In the spring of 1998, ESPN launched a magazine, with a cover featuring young stars primed to take over their sports. Kobe Bryant led a cast that also included Alex Rodriguez, Kordell Stewart and Eric Lindros. The quartet stared straight ahead, steely-eyed, aside a headline that read “Next” in big red letters. It was a reference to the aspirations of the magazine, too.
“It was a very brash statement,” John Skipper, the former ESPN president who oversaw the launch of the magazine, said recently on Bill Simmons’s podcast.
Twenty-one years later, ESPN the Magazine — at least the print version — will be canceled. ESPN announced an internal reorganization Tuesday under senior vice president of content Rob King, part of which includes ceasing publication of the magazine in September.
“Consumer habits are evolving rapidly, and this requires ESPN to evolve as well,” the company said in a statement. “The only change here is that we are moving away from printing it on paper and sending it in the mail.”
“Our journalists will continue to create the same exceptional content,” the statement went on. “Our data shows the vast majority of readers already consume our print journalism on digital platforms, and this approach will maximize our reach and impact.”
Staffers had heard rumors for several months that September would be the magazine’s last print edition but were told this week that staffing levels would remain the same despite the change.
“People are optimistic but pretty nervous about where it will be a year from now,” said one current staffer, who requested anonymity to discuss internal ESPN business.
According to two people with knowledge of the company’s plans, there will be no immediate layoffs. The expectation is that a small handful of people will be out of jobs come the fall. Those positions will likely be in printing, circulation and publishing; editorial positions have been folded into other operations inside ESPN.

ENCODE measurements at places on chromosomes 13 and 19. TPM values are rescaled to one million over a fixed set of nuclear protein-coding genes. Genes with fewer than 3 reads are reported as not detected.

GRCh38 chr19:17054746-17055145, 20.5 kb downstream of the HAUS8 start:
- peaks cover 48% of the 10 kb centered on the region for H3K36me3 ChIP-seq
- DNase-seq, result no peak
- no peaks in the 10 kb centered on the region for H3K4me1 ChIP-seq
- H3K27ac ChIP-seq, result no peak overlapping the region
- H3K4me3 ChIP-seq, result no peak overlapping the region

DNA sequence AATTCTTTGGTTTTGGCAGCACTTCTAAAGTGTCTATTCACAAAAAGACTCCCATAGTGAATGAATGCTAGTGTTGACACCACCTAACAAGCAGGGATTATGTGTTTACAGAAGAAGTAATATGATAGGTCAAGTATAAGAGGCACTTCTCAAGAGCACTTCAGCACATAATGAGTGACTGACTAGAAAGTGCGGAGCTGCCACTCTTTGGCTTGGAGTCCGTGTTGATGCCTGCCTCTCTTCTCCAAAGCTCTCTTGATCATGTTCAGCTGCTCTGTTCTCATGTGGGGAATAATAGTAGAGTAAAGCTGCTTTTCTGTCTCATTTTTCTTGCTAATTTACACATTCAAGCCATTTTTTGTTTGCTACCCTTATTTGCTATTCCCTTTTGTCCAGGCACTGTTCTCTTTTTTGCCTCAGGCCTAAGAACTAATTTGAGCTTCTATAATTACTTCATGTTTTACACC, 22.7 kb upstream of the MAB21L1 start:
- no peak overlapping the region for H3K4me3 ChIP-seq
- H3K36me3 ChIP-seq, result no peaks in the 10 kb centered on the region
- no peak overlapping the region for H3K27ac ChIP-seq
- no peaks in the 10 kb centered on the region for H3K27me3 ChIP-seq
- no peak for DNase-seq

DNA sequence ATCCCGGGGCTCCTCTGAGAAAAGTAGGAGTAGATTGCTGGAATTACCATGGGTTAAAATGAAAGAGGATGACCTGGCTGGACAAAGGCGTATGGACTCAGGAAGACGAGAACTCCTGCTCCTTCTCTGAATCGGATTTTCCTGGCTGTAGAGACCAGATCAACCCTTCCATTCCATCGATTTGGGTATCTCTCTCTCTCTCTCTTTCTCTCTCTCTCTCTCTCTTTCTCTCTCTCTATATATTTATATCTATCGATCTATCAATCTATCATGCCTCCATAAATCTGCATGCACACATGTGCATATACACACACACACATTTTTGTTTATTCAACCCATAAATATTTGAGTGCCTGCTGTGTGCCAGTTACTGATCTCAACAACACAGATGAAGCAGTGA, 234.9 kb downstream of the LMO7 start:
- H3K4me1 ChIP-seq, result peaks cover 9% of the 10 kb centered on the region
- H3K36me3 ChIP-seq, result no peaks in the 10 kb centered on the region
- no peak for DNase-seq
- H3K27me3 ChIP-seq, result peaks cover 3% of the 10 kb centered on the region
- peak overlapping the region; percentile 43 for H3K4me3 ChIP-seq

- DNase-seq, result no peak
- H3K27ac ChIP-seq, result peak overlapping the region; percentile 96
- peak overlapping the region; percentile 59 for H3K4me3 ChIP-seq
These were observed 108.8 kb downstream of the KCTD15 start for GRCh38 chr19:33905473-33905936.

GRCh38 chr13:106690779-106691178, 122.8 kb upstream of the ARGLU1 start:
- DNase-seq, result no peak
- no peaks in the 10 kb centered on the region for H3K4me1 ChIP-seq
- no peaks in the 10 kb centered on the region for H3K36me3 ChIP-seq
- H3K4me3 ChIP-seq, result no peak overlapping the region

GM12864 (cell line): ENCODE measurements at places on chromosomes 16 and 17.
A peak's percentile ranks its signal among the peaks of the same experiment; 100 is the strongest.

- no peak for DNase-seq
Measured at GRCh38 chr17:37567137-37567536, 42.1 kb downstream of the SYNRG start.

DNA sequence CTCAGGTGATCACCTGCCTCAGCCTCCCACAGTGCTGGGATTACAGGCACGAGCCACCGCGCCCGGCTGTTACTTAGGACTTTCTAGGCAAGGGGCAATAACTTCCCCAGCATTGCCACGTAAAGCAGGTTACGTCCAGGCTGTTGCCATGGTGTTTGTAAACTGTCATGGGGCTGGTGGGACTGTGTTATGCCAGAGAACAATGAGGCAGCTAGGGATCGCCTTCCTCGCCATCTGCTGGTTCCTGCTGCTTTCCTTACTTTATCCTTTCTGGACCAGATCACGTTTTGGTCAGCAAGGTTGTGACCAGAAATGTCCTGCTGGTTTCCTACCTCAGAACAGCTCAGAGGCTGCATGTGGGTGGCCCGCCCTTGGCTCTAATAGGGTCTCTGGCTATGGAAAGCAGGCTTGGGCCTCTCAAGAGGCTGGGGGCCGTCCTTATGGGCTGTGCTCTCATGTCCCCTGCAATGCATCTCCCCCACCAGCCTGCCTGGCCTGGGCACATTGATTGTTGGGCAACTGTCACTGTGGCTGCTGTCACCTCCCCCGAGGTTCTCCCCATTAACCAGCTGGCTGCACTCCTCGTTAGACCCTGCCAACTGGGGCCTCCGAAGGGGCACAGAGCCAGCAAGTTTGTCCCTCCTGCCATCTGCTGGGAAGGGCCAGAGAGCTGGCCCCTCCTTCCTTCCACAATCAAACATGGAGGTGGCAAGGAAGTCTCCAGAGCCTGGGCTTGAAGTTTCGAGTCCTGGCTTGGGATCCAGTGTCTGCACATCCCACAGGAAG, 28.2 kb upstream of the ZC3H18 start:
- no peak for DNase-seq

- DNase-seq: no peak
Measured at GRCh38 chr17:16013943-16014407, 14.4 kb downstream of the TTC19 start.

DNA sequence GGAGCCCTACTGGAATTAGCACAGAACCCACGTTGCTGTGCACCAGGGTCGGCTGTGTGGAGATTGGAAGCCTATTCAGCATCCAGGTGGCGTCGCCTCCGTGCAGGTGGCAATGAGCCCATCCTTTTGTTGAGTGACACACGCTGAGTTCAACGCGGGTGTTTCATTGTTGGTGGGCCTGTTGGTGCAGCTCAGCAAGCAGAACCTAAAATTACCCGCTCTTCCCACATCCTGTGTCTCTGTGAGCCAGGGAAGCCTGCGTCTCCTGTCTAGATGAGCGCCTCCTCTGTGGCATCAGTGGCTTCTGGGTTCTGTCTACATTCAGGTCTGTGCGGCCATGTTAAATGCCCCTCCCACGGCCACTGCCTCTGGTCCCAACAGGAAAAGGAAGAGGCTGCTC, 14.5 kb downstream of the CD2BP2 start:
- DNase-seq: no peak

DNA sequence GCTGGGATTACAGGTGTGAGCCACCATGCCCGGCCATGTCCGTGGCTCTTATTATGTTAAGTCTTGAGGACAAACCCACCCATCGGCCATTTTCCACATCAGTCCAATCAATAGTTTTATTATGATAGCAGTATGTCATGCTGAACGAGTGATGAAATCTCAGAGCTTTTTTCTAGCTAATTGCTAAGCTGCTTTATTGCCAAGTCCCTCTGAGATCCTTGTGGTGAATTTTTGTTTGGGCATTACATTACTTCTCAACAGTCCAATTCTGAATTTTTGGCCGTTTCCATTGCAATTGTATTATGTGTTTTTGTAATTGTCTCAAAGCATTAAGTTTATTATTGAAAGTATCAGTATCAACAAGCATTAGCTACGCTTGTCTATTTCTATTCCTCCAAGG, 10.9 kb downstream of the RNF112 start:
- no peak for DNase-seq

The magazine, the brainchild of former president Steve Bornstein, was launched at a time of ESPN’s cultural dominance and was part of a strategy to expand the TV network into an all-consuming multimedia company. The magazine was headquartered in New York, the first major ESPN operation to be based outside of Bristol, Conn. — a move indicative of ESPN’s growing ambitions.
Skipper, who went on to serve as president of ESPN from 2012 to 2017, discussed the launch of the magazine this month on Simmons’s podcast. Simmons is now CEO of the Ringer, but he got his start at ESPN and was one of the magazine’s star writers for a time.
“Steve Bornstein really had the vision that, ‘Look, we’re going to create a multimedia company,' ” said Skipper, who launched the magazine along with John Walsh, another former ESPN executive. “ ’We want to be in the radio business, we want multiple channels, we want a magazine.' Steve desperately wanted a weekly magazine to [battle Sports Illustrated].”
On the podcast, Skipper recalled the foundational vision of the magazine: a biweekly broadsheet bold enough to compete with Sports Illustrated and with the cultural heft of Rolling Stone. And it blossomed quickly. Skipper estimated the magazine was bringing in some $150 million in revenue in the mid-2000s and netting between $30 and $40 million per year.
Editorially, it launched features like “The Body Issue,” its answer to SI’s swimsuit empire, while also earning a sterling reputation for long-form journalism. Feature writers such as Wright Thompson and Mina Kimes stood out; blockbuster investigations were delivered by brothers Steve Fainaru and Mark Fainaru-Wada; Don Van Natta and Seth Wickersham exhaustively covered the internal business of the NFL. In 2017, ESPN the Magazine earned a National Magazine Award for General Excellence, News, Sports and Entertainment.
But the cash-flush heady days dissipated as the economics of print journalism became increasingly difficult — at ESPN and nearly everywhere else. The number of annual issues of the magazine was cut to 20, then 16, then 12. Circulation for the magazine has never been higher than today, at some 2.1 million subscribers, but print advertising dollars dwindled sharply in recent years, and the magazine began losing money. (Sports Illustrated, for its part, has been for sale for the past year after the Des Moines-based Meredith Corporation bought Time Inc. and its magazines — Time, SI and others — in 2017.)
ESPN said it will consider releasing special issues of the magazine, such as “The Body Issue.” And its magazine-style work will continue on its website, potentially with “cover stories” that include companion TV pieces. Such pieces could still carry the branding of ESPN the Magazine.
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